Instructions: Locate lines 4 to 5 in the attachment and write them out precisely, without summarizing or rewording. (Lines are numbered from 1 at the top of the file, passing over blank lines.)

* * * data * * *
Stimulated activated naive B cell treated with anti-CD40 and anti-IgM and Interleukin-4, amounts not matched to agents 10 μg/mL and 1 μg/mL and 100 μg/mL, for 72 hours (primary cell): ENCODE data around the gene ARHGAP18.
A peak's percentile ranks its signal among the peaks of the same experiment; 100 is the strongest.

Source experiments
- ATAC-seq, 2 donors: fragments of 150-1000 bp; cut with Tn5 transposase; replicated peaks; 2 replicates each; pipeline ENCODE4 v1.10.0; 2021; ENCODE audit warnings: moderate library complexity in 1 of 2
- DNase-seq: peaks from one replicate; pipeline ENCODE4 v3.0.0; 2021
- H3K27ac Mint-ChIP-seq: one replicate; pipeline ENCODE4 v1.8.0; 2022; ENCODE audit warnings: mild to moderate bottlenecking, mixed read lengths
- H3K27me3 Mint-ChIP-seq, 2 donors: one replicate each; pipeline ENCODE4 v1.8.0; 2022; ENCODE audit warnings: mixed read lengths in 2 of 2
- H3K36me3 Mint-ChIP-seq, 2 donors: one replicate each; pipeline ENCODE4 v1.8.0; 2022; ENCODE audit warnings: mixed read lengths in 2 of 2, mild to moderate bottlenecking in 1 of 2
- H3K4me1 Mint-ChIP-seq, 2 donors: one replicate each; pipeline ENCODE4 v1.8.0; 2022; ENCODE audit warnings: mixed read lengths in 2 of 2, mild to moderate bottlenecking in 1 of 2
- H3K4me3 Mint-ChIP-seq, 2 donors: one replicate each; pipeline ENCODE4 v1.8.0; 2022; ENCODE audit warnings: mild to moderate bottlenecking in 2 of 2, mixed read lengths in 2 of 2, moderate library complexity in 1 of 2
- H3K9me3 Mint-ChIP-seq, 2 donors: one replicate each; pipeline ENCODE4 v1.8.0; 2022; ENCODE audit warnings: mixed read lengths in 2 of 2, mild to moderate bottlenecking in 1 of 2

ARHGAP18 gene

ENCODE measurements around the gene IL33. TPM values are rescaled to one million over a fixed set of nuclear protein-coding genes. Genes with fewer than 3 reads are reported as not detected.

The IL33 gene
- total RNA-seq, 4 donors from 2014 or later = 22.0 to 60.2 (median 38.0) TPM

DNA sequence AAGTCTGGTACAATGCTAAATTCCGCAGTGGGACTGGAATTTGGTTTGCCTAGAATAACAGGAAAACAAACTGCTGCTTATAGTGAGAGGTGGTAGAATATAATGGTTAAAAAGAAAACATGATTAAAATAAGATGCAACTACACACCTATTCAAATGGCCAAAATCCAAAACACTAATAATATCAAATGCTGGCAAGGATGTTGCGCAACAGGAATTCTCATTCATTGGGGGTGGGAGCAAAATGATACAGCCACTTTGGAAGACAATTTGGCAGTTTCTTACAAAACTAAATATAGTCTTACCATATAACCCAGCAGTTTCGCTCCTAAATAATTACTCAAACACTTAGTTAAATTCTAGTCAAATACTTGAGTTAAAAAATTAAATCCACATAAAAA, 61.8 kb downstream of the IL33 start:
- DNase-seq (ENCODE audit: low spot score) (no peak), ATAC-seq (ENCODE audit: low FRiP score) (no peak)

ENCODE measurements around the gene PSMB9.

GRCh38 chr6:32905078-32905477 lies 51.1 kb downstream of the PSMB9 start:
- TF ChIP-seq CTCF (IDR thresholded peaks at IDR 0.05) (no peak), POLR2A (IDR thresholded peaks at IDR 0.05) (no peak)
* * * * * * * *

- ATAC-seq, 2 donors: fragments of 150-1000 bp; cut with Tn5 transposase; replicated peaks; 2 replicates each; pipeline ENCODE4 v1.10.0; 2021; ENCODE audit warnings: moderate library complexity in 1 of 2
- DNase-seq: peaks from one replicate; pipeline ENCODE4 v3.0.0; 2021